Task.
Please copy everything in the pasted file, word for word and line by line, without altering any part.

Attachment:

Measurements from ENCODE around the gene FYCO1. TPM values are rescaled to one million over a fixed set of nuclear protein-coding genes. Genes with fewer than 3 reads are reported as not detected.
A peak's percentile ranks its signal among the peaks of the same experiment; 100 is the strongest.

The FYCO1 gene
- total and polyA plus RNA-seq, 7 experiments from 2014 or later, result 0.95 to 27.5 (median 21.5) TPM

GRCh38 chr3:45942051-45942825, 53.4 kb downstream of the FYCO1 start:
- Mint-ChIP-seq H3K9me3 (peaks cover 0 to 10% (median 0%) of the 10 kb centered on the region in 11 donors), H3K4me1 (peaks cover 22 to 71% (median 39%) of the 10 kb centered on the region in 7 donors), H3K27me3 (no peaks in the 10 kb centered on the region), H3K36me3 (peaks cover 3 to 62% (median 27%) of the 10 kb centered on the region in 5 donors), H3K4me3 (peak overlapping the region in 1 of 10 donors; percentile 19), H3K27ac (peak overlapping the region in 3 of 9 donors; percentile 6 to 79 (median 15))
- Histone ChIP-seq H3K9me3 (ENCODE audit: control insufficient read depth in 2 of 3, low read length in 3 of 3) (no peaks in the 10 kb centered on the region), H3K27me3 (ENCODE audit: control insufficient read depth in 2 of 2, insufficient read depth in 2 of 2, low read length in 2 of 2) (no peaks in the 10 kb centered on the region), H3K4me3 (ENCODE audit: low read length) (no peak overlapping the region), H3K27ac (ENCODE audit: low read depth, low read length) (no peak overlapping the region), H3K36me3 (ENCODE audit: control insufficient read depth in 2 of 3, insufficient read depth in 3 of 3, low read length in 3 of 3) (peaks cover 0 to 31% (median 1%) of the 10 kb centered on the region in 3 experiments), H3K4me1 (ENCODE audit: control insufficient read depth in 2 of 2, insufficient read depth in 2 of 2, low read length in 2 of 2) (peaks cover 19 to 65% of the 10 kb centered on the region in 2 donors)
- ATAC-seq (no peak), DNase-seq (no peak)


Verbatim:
Measurements from ENCODE around the gene FYCO1. TPM values are rescaled to one million over a fixed set of nuclear protein-coding genes. Genes with fewer than 3 reads are reported as not detected.
A peak's percentile ranks its signal among the peaks of the same experiment; 100 is the strongest.

The FYCO1 gene
- total and polyA plus RNA-seq, 7 experiments from 2014 or later, result 0.95 to 27.5 (median 21.5) TPM

GRCh38 chr3:45942051-45942825, 53.4 kb downstream of the FYCO1 start:
- Mint-ChIP-seq H3K9me3 (peaks cover 0 to 10% (median 0%) of the 10 kb centered on the region in 11 donors), H3K4me1 (peaks cover 22 to 71% (median 39%) of the 10 kb centered on the region in 7 donors), H3K27me3 (no peaks in the 10 kb centered on the region), H3K36me3 (peaks cover 3 to 62% (median 27%) of the 10 kb centered on the region in 5 donors), H3K4me3 (peak overlapping the region in 1 of 10 donors; percentile 19), H3K27ac (peak overlapping the region in 3 of 9 donors; percentile 6 to 79 (median 15))
- Histone ChIP-seq H3K9me3 (ENCODE audit: control insufficient read depth in 2 of 3, low read length in 3 of 3) (no peaks in the 10 kb centered on the region), H3K27me3 (ENCODE audit: control insufficient read depth in 2 of 2, insufficient read depth in 2 of 2, low read length in 2 of 2) (no peaks in the 10 kb centered on the region), H3K4me3 (ENCODE audit: low read length) (no peak overlapping the region), H3K27ac (ENCODE audit: low read depth, low read length) (no peak overlapping the region), H3K36me3 (ENCODE audit: control insufficient read depth in 2 of 3, insufficient read depth in 3 of 3, low read length in 3 of 3) (peaks cover 0 to 31% (median 1%) of the 10 kb centered on the region in 3 experiments), H3K4me1 (ENCODE audit: control insufficient read depth in 2 of 2, insufficient read depth in 2 of 2, low read length in 2 of 2) (peaks cover 19 to 65% of the 10 kb centered on the region in 2 donors)
- ATAC-seq (no peak), DNase-seq (no peak)